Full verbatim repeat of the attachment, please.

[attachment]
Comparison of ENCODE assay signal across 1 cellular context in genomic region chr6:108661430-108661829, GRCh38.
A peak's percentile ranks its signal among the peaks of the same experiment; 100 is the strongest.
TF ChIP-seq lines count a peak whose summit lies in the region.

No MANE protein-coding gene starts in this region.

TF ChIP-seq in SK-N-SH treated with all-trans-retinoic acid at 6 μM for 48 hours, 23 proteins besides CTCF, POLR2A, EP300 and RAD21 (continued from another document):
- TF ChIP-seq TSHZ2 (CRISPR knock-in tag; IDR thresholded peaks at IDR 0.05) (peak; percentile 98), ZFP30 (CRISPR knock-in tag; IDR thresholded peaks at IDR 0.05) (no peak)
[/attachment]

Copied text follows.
Comparison of ENCODE assay signal across 1 cellular context in genomic region chr6:108661430-108661829, GRCh38.
A peak's percentile ranks its signal among the peaks of the same experiment; 100 is the strongest.
TF ChIP-seq lines count a peak whose summit lies in the region.

No MANE protein-coding gene starts in this region.

TF ChIP-seq in SK-N-SH treated with all-trans-retinoic acid at 6 μM for 48 hours, 23 proteins besides CTCF, POLR2A, EP300 and RAD21 (continued from another document):
- TF ChIP-seq TSHZ2 (CRISPR knock-in tag; IDR thresholded peaks at IDR 0.05) (peak; percentile 98), ZFP30 (CRISPR knock-in tag; IDR thresholded peaks at IDR 0.05) (no peak)